The program is a very individual question. Even for me, it is really challenging every year, because each of us likes something different. Generally, it is important to clarify right from the start what do you want to achieve with the agenda. I always devote half of the program to lectures (even on older topics) usually with practical demonstrations, and half of the program to the trendy topics - what is new, whether they are worth to use, etc. The concept itself is really important. If you are not sure, it is necessary to approach the target audience and ask what is their opinion on the subject. Once I have the concept, I continue to clarify what topics do I want to be mentioned. I do really deep research in advance by reading books, watching talks from other conferences or reading up-to-date articles. I either decide by myself that some topic is interesting and worth to have or if I am not sure I try to get feedback from others. To create a good agenda, it is necessary to spend a lot of time with proper research and, above all, to self-educate on the topic.
At the same time, I absolutely avoid partner lectures. I mean, we do not mind if a partner has a lecture, but it should never be their requirement for supporting your event. I wouldn’t do that simply because it could really spoil the program. You usually have no control over those types of lectures and most of the time their purpose is solely for marketing that doesn’t bring much to the table for attendees. It is definitely not worth it.
How long does the preparation of WebExpo take?
It’s a little bit more complicated in our production team right now, there is just me and my two colleagues who are on maternity leave. Usually, I start to work on WebExpo around August, which is about 13 months before the realization of the event. It is mostly due to the speakers. If you want to get interesting speakers, you have to approach them in advance because they are busy. Secondly, it is because of the venue - we do not have many choices in terms of the venue, we have a lot of demanding requirements (such as multiple halls, location near the city center, etc.) and I care a lot about making the attendees feel good in the venue and feel the positive emotions from the place. That’s the reason why we always choose central Prague because there are beautiful buildings and a nice atmosphere.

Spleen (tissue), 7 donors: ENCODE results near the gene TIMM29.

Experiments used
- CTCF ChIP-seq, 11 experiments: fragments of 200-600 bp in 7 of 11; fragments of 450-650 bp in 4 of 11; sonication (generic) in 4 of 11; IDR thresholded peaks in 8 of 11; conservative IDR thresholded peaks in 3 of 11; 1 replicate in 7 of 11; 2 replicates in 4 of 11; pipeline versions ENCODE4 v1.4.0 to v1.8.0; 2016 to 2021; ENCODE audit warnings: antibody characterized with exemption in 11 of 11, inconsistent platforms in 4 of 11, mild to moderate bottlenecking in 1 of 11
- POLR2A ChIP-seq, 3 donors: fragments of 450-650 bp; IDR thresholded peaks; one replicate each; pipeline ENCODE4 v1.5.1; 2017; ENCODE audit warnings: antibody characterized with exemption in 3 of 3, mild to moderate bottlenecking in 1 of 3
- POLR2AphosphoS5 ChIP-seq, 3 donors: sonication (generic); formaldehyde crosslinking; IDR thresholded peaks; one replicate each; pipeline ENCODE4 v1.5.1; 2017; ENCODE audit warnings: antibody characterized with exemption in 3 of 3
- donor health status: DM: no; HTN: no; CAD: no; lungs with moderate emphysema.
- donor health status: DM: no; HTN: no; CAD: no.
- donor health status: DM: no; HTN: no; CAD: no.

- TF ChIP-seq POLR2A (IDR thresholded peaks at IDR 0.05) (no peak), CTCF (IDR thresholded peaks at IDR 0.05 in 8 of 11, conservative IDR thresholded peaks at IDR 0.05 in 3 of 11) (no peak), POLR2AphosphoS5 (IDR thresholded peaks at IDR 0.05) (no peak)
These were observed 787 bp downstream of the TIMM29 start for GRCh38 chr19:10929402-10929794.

When you book the speakers in advance, I wonder if you pay them for the participation? Also Is their participation promised by an agreement?
Honestly, I would like to pay everyone if I could, because I think all of them deserve it. But unfortunately, there is not enough budget for that. it’s quite balanced actually - we have a couple of speakers to whom we pay a higher fee and then we have speakers from abroad who we compensate by covering their expenses like flight tickets, accommodation, etc. (it is still a high amount). Some speakers do sign a contract with us, some of them not. Some of them ask for a contract themselves, and we are happy to provide it, but it is not a standard. The truth is, that speakers canceling on last minute happen sometimes, but I have to consider these things. That’s why I have always prepared 4 to 5 speakers as substitutes. These speakers expect to be able to start their lecture at any time.
So are they already at the venue waiting for the instructions?